It is important that you immediately inform your new attorney of the enclosed matters if you have one, or to advise the Court of your intent to represent your own interests in this matter by calling the Clerk of the Court as soon as possible. Failure to do so may constitute a default on your part in this action.

On July 26, 1991, Boult, Cummings filed a Notice of Remittance with the court indicating that they had informed Ball of the Order and the August 1, 1991, hearing date. On August 1, 1991, no one appeared on Ball's behalf.

On August 8, 1991, Dunnells, Duvall sued Ball for fees. The case was captioned Stephen W. Porter, et al. v. Roger Lee Ball, ("the Dunnells, Duvall" litigation).3 

On September 10, 1991, the Magistrate Judge recommended that Dunnells, Duvall's motion on Ball's behalf to dismiss or transfer venue be denied for nonappearance. On October 10, 1991, the District Court adopted the Report and Recommendation of the Magistrate Judge and ordered denial of the motion. A copy of the Report and Recommendation and the District Court's Order was sent to Ball.

On September 17, 1991, the Report and Recommendation of the Magistrate Judge mailed by the court to defendant Coal River Management, Inc., Ball's company, was returned by the Postal Service marked "refused."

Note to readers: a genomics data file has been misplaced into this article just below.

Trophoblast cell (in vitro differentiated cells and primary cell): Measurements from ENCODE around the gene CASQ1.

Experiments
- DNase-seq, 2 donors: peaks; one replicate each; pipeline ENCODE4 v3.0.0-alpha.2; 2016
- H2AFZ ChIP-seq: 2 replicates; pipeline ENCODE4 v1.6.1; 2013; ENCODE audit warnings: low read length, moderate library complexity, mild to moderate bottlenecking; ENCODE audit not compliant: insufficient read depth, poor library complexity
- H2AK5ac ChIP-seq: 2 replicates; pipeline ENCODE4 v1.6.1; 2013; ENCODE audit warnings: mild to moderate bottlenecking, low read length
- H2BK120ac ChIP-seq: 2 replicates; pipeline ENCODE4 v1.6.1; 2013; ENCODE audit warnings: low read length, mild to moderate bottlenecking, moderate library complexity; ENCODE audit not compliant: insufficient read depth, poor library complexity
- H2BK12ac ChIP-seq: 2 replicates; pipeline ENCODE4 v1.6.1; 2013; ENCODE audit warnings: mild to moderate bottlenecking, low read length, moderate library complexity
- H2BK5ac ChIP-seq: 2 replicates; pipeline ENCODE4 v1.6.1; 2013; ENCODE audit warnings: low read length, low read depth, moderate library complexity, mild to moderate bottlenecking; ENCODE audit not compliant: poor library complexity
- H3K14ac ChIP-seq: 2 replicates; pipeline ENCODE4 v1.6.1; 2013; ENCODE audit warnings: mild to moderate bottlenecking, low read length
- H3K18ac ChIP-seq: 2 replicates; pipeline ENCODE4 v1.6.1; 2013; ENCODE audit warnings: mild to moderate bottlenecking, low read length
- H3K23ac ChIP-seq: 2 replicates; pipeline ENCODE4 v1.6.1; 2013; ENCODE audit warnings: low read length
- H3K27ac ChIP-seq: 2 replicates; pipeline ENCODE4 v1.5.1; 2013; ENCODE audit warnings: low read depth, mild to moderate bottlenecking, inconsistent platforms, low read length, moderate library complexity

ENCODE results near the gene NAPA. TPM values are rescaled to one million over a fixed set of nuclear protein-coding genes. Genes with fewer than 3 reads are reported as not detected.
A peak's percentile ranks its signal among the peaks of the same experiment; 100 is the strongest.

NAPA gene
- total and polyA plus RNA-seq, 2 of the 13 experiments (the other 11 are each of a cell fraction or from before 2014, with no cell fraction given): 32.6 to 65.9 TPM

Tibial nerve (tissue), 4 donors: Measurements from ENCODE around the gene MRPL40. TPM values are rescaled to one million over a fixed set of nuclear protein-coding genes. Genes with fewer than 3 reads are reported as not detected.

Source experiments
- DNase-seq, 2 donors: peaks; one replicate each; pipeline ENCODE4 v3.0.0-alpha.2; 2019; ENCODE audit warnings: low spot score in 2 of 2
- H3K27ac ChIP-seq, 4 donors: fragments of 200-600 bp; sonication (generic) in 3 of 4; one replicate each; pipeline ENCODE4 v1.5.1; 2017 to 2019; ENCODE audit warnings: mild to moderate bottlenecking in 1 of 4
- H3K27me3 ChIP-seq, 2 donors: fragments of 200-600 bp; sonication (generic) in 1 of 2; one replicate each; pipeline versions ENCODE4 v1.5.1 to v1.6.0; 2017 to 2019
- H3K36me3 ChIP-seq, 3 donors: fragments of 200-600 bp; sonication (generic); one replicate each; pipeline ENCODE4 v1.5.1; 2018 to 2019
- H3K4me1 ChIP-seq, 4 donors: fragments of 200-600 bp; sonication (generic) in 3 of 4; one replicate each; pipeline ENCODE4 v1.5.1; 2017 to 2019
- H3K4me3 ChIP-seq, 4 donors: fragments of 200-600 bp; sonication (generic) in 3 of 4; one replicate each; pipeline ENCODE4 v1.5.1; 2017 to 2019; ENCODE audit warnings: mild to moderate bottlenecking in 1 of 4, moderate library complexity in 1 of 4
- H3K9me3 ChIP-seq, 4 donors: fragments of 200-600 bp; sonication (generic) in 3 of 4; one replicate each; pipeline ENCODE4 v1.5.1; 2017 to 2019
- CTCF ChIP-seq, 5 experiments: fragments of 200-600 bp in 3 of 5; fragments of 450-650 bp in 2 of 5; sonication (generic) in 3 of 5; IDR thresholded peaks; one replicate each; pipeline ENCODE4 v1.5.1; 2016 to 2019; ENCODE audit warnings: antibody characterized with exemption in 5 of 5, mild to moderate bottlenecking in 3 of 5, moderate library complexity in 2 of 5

On November 13, 1991, the plaintiffs filed for an entry of default.

On November 14, 1991, Dunnells, Duvall contacted Ball to inform him that members of the firm had met with Taubman in relation to the Dunnells, Duvall litigation and Taubman told them that the $40,000 he got from Ball was for payment of a prior debt and not for attorney fees. The firm members stated that they needed more information from Ball before they could consider his proposal to dismiss their case.

In this letter they again strongly urged Ball to retain counsel for the Clarendon litigation and stated they would cooperate fully. They told him that his files were still in their office and available to him at any time. They enclosed a copy of the Magistrate Judge's Report and Recommendation and the District Court's Order denying the Motion to Dismiss.

The letter stated further:

I must reiterate our prior advice to you to immediately obtain counsel to represent your interests in the Clarendon litigation. We would expect that your new counsel would seek to have the motion to dismiss and to transfer venue considered on the merits.

Ball did not respond to this letter and on December 18, 1991, Dunnells, Duvall wrote to Ball again stating:

Re: Clarendon Ltd. v. Eddie W. Foster, et al.

In connection with our effort to clarify the basic facts around this billing situation, we repeat our requests for information, which were outlined in our statement of November 18.

In addition, we reiterate our advice to you to retain counsel to represent your interests in the Clarendon litigation in Tennessee. You are unrepresented in that litigation and risk a default being entered against you unless you make arrangements to appear.